Low zone tolerance induced by systemic application of allergens inhibits TC1-mediated skin inflammation

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The induction of tolerance may be a promising target of strategies aimed at preventing harmful allergic diseases. Low zone tolerance (LZT), induced by epicutaneous application of low doses of contact allergens, inhibits the development of TC1-mediated contact hypersensitivity (CHS).


We evaluated the effect of systemic (oral, intravenous) administration of low amounts of haptens on specific immune reactions and tolerance induction.


By using the mouse model of LZT, we analyzed immune reactions in vivo (skin inflammation) and T-cell responses in vitro after oral, intravenous, or epicutaneous application of low amounts of the contact allergen 2,4,6-trinitro-1-chlorobenzene (TNCB).


Subimmunogenic doses of TNCB applied orally and intravenously induced a significant tolerance reaction in vivo comparable to epicutaneously tolerized mice, indicating that LZT is a systemically mediated tolerance reaction. In vitro analysis in all models of LZT revealed the generation of IL-10 secreting, regulatory CD4+ T cells that were absolutely required for the development of hapten-specific CD8+ TC2 cells. Adoptive transfer experiments identified CD8+ TC2 cells as effector T cells of LZT inhibiting the development of CHS-promoting TC1 cells and consequently the manifestation of CHS. These suppressor CD8+ TC2 cells were found as well in skin-draining as in mesenteric lymph nodes and in the spleen of tolerized animals independent of the route of tolerization.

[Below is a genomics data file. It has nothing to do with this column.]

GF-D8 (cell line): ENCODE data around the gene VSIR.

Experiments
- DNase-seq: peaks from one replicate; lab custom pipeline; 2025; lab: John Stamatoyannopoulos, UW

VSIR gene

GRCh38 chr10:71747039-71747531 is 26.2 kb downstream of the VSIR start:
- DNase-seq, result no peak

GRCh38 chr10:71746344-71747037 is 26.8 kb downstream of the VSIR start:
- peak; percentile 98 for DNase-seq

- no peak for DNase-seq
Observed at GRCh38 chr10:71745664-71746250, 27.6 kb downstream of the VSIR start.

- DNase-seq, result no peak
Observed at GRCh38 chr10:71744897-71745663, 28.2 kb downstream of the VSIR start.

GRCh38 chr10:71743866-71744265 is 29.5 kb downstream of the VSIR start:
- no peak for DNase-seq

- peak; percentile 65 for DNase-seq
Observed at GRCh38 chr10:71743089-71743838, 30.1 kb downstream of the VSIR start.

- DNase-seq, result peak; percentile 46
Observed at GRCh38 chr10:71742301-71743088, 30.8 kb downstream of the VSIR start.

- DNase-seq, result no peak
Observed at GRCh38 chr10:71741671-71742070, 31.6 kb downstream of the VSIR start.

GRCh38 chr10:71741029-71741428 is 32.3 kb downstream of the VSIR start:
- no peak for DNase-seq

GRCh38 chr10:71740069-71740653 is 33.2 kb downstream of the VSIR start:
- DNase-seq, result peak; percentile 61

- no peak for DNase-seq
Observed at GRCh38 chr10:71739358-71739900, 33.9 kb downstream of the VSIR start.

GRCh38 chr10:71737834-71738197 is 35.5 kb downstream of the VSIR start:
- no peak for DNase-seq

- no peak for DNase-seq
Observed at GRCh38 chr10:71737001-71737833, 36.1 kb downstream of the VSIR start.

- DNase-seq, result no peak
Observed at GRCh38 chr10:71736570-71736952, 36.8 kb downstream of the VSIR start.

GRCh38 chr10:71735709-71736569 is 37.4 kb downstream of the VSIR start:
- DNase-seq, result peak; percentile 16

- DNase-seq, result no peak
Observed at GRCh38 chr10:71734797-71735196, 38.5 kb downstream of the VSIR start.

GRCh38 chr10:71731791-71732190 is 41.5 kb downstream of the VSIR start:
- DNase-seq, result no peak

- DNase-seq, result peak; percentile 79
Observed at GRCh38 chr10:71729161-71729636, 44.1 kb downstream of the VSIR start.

These data indicate that systemic uptake and presentation of small amounts of haptens (eg, contact allergens, drugs, metals) induce the development of LZT and thus prevent inappropriate activation of the immune system and protect from allergic diseases.

Clinical implications

These findings will be of particular importance because tolerance induction by protocols applying subimmunogenic, low amounts of haptens may be used as tools for immunotherapy in allergic and autoimmune diseases.

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